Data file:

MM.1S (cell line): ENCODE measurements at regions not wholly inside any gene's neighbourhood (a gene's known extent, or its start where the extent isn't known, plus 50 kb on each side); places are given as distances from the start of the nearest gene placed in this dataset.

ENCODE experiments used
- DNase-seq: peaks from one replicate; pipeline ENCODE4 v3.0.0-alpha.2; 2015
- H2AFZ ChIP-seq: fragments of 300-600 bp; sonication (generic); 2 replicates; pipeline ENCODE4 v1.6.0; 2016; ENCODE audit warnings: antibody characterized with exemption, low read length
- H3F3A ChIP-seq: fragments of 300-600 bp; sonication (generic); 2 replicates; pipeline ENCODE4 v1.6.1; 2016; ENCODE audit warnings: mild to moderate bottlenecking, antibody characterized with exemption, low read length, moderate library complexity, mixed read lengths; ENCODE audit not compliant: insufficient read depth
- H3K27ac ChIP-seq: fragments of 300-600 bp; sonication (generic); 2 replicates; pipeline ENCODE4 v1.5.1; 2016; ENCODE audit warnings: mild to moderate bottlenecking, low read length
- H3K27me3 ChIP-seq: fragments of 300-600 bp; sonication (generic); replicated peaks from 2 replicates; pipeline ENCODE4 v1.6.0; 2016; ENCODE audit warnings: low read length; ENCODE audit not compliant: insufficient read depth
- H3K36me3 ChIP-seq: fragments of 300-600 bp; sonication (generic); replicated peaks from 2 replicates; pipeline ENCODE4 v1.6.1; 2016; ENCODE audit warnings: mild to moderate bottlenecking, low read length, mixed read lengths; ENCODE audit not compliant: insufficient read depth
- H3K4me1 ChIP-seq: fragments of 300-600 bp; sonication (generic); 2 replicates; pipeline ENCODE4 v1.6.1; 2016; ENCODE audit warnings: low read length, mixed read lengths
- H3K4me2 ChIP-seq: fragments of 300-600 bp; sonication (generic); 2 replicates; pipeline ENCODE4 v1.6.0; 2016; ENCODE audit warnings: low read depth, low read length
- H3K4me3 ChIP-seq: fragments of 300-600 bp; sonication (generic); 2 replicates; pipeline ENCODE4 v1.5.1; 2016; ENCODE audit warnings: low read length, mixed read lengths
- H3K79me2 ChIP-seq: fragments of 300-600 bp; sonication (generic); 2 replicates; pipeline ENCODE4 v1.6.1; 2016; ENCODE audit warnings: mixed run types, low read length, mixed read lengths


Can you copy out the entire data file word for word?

MM.1S (cell line): ENCODE measurements at regions not wholly inside any gene's neighbourhood (a gene's known extent, or its start where the extent isn't known, plus 50 kb on each side); places are given as distances from the start of the nearest gene placed in this dataset.

ENCODE experiments used
- DNase-seq: peaks from one replicate; pipeline ENCODE4 v3.0.0-alpha.2; 2015
- H2AFZ ChIP-seq: fragments of 300-600 bp; sonication (generic); 2 replicates; pipeline ENCODE4 v1.6.0; 2016; ENCODE audit warnings: antibody characterized with exemption, low read length
- H3F3A ChIP-seq: fragments of 300-600 bp; sonication (generic); 2 replicates; pipeline ENCODE4 v1.6.1; 2016; ENCODE audit warnings: mild to moderate bottlenecking, antibody characterized with exemption, low read length, moderate library complexity, mixed read lengths; ENCODE audit not compliant: insufficient read depth
- H3K27ac ChIP-seq: fragments of 300-600 bp; sonication (generic); 2 replicates; pipeline ENCODE4 v1.5.1; 2016; ENCODE audit warnings: mild to moderate bottlenecking, low read length
- H3K27me3 ChIP-seq: fragments of 300-600 bp; sonication (generic); replicated peaks from 2 replicates; pipeline ENCODE4 v1.6.0; 2016; ENCODE audit warnings: low read length; ENCODE audit not compliant: insufficient read depth
- H3K36me3 ChIP-seq: fragments of 300-600 bp; sonication (generic); replicated peaks from 2 replicates; pipeline ENCODE4 v1.6.1; 2016; ENCODE audit warnings: mild to moderate bottlenecking, low read length, mixed read lengths; ENCODE audit not compliant: insufficient read depth
- H3K4me1 ChIP-seq: fragments of 300-600 bp; sonication (generic); 2 replicates; pipeline ENCODE4 v1.6.1; 2016; ENCODE audit warnings: low read length, mixed read lengths
- H3K4me2 ChIP-seq: fragments of 300-600 bp; sonication (generic); 2 replicates; pipeline ENCODE4 v1.6.0; 2016; ENCODE audit warnings: low read depth, low read length
- H3K4me3 ChIP-seq: fragments of 300-600 bp; sonication (generic); 2 replicates; pipeline ENCODE4 v1.5.1; 2016; ENCODE audit warnings: low read length, mixed read lengths
- H3K79me2 ChIP-seq: fragments of 300-600 bp; sonication (generic); 2 replicates; pipeline ENCODE4 v1.6.1; 2016; ENCODE audit warnings: mixed run types, low read length, mixed read lengths